“This is too sad an event that very unfairly struck communities that already suffer loneliness, hunger, joblessness and fear of a ferocious disease that threatens everyone’s lives,” said nurse Anna whose last name is being withheld.
“The Police Chief’s self-serving political statement didn’t help,” added a Toronto doctor. “It brought difficulty for the SIU. It implied that eight cops alone in a room with a young woman should not be held responsible for her death. That would therefore imply that the public in Toronto should not call 911,” said Dr. Anderson of The RINJ Foundation, a global human rights group that was very vocal during the hundreds of false-arrest calamities that befell Toronto in 2010. These criticisms of Toronto Police happened during the Toronto Police Services human rights fiasco at Queen and Spadina streets. Also RINJ was instrumental in organizing demonstrations in Toronto following the January 2011 crisis that brought out thousands of women demonstrating in the streets when cops told women not to dress like sluts if they didn’t want to get raped.
According to Dr. Anderson, “the woman’s group is demanding clear professional answers and not the political response of the police chief. Meanwhile the global woman’s group is also cautioning the public that given the relationship and past criticisms of TPS, they would tell you if this was a racial matter. It isn’t.”
“Mental health 911-calls can be unpredictable to a high degree, and suicide should not be ruled out,” says Anderson.
“Police attending mental health patients where there is a clear indication of severe failure of impulse-control symptoms is a mistake,” the doctor added.
“Police don’t have a relevant system to rely on. Police wouldn’t know what a medical practitioner knows about this type of matter and its indications of pending events which in this case were clear then and in past events we have looked at with this patient’s history, according to the family.”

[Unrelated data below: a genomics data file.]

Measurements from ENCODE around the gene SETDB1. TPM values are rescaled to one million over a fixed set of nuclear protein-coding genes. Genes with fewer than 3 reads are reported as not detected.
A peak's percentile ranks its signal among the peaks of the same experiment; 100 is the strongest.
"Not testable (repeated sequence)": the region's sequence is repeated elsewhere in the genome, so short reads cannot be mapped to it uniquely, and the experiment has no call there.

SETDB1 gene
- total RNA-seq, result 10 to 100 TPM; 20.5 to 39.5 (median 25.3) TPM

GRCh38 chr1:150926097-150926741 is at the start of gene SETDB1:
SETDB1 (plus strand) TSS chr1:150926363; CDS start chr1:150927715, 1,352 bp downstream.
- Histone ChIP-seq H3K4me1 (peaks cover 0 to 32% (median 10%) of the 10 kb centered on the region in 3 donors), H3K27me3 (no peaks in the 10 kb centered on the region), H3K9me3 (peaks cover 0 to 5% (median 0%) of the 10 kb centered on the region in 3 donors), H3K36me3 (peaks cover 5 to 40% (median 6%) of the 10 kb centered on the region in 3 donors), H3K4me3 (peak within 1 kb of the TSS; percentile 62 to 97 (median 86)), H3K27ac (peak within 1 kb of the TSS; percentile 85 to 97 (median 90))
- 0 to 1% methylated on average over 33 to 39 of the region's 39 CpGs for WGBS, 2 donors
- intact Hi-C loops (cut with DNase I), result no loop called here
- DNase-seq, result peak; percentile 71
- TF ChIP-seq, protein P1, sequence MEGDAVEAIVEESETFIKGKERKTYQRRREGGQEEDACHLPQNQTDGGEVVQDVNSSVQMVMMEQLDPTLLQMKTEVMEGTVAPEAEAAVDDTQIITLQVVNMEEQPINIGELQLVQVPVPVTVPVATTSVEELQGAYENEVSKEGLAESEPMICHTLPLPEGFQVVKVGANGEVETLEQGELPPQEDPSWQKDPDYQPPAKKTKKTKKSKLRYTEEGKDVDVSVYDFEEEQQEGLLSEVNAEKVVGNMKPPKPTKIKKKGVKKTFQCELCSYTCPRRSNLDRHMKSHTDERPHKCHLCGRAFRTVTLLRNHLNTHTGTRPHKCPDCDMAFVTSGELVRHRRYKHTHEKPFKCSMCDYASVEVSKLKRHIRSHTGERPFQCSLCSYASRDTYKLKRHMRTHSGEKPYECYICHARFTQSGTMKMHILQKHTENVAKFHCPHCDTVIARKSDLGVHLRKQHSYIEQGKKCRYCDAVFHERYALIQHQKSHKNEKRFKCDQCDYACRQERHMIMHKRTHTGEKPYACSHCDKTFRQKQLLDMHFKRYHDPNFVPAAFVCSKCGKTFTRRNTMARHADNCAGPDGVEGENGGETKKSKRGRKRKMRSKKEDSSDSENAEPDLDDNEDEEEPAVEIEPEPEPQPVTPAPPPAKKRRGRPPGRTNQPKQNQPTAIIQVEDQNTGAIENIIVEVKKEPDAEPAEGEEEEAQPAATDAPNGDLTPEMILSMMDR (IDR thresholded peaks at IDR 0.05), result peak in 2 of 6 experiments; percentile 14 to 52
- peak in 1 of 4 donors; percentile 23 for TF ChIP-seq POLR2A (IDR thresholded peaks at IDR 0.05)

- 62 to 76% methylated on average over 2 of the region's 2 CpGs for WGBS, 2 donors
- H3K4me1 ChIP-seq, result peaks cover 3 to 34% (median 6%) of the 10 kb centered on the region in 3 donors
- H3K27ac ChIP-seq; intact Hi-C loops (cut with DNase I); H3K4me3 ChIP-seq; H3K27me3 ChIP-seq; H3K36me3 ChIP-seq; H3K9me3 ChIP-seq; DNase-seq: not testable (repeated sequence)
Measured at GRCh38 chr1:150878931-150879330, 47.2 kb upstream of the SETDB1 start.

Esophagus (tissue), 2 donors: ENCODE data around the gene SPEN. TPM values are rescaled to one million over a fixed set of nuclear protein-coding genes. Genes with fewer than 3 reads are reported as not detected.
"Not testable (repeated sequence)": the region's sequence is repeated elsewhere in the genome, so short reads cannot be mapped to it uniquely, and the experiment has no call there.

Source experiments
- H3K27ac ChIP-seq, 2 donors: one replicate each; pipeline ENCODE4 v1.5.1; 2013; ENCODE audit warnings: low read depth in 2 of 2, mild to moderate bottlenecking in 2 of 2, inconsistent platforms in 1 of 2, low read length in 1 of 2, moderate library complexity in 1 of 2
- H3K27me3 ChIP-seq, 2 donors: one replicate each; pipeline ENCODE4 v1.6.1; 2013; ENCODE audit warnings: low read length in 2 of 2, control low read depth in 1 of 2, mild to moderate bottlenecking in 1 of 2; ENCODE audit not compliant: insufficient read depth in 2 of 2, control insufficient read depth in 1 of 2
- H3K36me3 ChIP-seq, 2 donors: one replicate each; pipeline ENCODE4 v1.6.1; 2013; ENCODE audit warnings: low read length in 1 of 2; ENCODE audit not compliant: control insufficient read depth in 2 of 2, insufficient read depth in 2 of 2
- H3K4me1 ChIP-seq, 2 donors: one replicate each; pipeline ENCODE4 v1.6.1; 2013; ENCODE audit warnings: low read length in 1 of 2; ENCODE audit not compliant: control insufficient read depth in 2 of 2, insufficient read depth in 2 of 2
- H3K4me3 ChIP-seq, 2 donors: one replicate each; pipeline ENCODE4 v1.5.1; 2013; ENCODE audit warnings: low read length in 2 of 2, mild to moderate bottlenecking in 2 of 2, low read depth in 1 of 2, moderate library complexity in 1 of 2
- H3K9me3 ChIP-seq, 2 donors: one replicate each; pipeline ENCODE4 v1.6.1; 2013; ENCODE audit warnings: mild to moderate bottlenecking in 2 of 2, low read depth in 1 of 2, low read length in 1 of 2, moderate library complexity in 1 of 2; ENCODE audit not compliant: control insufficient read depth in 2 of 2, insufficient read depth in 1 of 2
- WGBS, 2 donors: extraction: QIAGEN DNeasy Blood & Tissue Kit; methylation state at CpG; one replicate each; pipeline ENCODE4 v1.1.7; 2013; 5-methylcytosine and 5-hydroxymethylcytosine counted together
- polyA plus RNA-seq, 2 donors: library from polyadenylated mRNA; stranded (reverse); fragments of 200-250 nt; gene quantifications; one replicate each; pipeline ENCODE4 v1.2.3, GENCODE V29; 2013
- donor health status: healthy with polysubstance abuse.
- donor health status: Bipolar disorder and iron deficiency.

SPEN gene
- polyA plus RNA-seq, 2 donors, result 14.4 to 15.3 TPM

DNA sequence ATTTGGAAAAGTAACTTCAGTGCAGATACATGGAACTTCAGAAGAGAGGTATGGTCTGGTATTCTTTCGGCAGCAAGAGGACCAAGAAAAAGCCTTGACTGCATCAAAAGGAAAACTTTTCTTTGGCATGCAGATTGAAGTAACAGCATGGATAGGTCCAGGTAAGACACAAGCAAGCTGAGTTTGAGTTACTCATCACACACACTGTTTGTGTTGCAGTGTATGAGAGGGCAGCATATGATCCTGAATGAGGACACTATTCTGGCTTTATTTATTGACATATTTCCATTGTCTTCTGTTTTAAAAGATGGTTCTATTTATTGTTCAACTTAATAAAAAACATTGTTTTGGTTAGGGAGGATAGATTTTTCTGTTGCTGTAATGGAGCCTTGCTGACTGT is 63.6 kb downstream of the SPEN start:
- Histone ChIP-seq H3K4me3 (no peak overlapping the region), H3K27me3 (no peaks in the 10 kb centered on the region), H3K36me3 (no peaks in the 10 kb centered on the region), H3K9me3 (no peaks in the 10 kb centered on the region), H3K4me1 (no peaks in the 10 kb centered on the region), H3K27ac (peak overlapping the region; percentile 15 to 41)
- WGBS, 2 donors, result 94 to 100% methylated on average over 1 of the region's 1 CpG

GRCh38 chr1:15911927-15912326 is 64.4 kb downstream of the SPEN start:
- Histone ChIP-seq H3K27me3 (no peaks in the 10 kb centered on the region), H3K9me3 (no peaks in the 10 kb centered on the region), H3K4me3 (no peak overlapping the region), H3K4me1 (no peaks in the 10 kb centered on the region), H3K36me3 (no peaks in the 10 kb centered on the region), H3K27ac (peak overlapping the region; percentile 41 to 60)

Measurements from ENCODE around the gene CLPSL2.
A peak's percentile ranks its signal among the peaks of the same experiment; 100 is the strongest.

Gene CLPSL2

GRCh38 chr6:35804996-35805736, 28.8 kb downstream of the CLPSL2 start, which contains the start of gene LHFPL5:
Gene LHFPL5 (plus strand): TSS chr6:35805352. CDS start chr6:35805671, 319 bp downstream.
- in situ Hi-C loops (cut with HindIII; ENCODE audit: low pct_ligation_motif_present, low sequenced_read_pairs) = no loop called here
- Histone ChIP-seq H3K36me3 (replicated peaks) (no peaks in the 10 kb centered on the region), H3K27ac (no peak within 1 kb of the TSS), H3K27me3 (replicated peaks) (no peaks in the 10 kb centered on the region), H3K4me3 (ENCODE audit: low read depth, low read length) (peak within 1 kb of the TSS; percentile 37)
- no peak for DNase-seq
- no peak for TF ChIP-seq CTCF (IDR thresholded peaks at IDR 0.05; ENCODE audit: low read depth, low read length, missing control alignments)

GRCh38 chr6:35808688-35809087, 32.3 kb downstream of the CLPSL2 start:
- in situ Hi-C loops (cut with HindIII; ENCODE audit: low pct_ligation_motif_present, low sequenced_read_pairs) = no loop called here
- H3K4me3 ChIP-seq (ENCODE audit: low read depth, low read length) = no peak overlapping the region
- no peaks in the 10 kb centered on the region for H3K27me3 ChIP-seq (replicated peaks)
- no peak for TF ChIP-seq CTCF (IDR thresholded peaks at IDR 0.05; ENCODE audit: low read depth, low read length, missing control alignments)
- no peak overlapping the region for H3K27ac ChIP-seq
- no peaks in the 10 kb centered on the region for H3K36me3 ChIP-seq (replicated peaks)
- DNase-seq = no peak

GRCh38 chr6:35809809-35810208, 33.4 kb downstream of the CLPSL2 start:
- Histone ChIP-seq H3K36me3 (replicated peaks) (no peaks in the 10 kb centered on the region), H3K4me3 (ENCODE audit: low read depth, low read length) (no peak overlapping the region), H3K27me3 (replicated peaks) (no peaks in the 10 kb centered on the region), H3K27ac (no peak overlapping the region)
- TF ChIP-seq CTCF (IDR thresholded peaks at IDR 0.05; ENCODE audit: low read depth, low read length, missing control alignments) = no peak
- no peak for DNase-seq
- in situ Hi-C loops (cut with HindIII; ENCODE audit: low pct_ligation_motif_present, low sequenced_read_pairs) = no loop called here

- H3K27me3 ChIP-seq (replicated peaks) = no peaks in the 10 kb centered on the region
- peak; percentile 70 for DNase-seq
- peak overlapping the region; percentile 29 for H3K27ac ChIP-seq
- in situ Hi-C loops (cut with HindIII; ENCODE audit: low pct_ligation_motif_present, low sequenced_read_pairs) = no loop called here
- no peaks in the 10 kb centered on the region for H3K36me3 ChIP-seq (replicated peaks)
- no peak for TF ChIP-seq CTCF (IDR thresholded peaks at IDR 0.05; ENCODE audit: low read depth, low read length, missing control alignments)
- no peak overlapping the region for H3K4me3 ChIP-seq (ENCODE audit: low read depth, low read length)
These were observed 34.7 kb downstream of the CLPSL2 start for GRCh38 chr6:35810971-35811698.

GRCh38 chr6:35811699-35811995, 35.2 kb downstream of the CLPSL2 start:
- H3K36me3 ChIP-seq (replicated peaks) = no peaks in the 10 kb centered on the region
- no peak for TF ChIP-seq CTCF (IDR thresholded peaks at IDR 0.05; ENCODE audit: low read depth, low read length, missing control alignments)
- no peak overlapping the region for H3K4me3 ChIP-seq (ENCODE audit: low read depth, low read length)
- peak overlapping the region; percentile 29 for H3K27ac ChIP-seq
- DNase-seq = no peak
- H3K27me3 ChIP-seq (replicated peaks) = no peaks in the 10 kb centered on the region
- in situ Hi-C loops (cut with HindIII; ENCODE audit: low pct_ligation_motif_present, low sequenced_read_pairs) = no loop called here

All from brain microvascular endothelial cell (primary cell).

“Nurses in psychiatric wards handle these types of emergencies every single day, with great success” added the doctor. “Those are the skills which are indicated in mental health matters, not belligerent men with guns, or police politicians trying to relieve themselves of responsibilities. Whoever was in the room with Regis has some accountability for at least a good explanation of the events leading to the death that took place.”
Eight cops in Toronto Apt. with a 29-year old woman & the lady falls to her death 24 floors below. Global human rights group says it is not a racial issue but a systemic 911-call response problem that fails mental health cases. Toronto Police Chief attacks ‘misinformation’ & tries to dodge TPS responsibility.
But the Toronto police chief’s ineptitude for public relations and insensitivity to Toronto Police attendance on mental health patients leading to death as in the case of Sammy Yatim in July 2013, should not lead the public down the race-riot path.
Unless Regis comes back from the dead and says “They did not do this,” nobody will believe in cops’ competence in the matter.
“This is not a race matter it is a mental health problem and 911-Calls for mental health issues should be responded to with mental health professionals,” was the outcome of a group of nurses discussing the matter with a medical team lead.
Heartbreak of Impulse-Control Indications leading to Suicide
Notes Anna, the mental health-care nurse, “People are still trying to figure out how beloved comedian and actor Robin Williams, a favourite in Toronto since his famous interviews with CBC’s revered Peter Gzowski in an impulsive moment, could have killed himself.”
“Sadly, this type of spontaneous impulse-event inexplicably happens,” the experienced nurse added.
“Sadly, Torontonians have suffered through a beastly attack by a novel coronavirus that has killed dozens and forced millions into incomparable solitude, locked up in their homes. And we can’t even hug each other…”
“So what really happened is that another mental health matter was being solved by police and not by mental health professionals hence the people of Toronto need to make that their focus.”